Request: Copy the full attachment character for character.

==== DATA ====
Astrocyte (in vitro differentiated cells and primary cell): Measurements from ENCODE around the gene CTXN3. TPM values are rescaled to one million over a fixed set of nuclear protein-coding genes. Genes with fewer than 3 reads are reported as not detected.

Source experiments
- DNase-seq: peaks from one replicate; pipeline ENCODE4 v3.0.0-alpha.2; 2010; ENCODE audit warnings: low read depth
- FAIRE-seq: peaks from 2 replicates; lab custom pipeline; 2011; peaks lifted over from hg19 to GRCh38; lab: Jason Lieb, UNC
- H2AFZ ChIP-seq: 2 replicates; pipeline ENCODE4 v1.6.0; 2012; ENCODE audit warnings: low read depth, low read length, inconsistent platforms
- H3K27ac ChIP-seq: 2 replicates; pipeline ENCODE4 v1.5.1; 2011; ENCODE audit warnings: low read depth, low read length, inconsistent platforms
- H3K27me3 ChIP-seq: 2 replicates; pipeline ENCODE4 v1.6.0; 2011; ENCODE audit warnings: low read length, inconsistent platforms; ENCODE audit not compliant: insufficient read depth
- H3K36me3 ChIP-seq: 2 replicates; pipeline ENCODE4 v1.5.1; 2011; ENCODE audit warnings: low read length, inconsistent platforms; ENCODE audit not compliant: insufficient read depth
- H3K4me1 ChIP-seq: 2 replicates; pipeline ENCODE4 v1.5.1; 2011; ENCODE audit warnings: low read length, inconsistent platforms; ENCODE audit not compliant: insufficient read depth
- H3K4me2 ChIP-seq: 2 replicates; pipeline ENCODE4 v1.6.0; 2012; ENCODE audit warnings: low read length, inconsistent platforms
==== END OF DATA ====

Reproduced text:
Astrocyte (in vitro differentiated cells and primary cell): Measurements from ENCODE around the gene CTXN3. TPM values are rescaled to one million over a fixed set of nuclear protein-coding genes. Genes with fewer than 3 reads are reported as not detected.

Source experiments
- DNase-seq: peaks from one replicate; pipeline ENCODE4 v3.0.0-alpha.2; 2010; ENCODE audit warnings: low read depth
- FAIRE-seq: peaks from 2 replicates; lab custom pipeline; 2011; peaks lifted over from hg19 to GRCh38; lab: Jason Lieb, UNC
- H2AFZ ChIP-seq: 2 replicates; pipeline ENCODE4 v1.6.0; 2012; ENCODE audit warnings: low read depth, low read length, inconsistent platforms
- H3K27ac ChIP-seq: 2 replicates; pipeline ENCODE4 v1.5.1; 2011; ENCODE audit warnings: low read depth, low read length, inconsistent platforms
- H3K27me3 ChIP-seq: 2 replicates; pipeline ENCODE4 v1.6.0; 2011; ENCODE audit warnings: low read length, inconsistent platforms; ENCODE audit not compliant: insufficient read depth
- H3K36me3 ChIP-seq: 2 replicates; pipeline ENCODE4 v1.5.1; 2011; ENCODE audit warnings: low read length, inconsistent platforms; ENCODE audit not compliant: insufficient read depth
- H3K4me1 ChIP-seq: 2 replicates; pipeline ENCODE4 v1.5.1; 2011; ENCODE audit warnings: low read length, inconsistent platforms; ENCODE audit not compliant: insufficient read depth
- H3K4me2 ChIP-seq: 2 replicates; pipeline ENCODE4 v1.6.0; 2012; ENCODE audit warnings: low read length, inconsistent platforms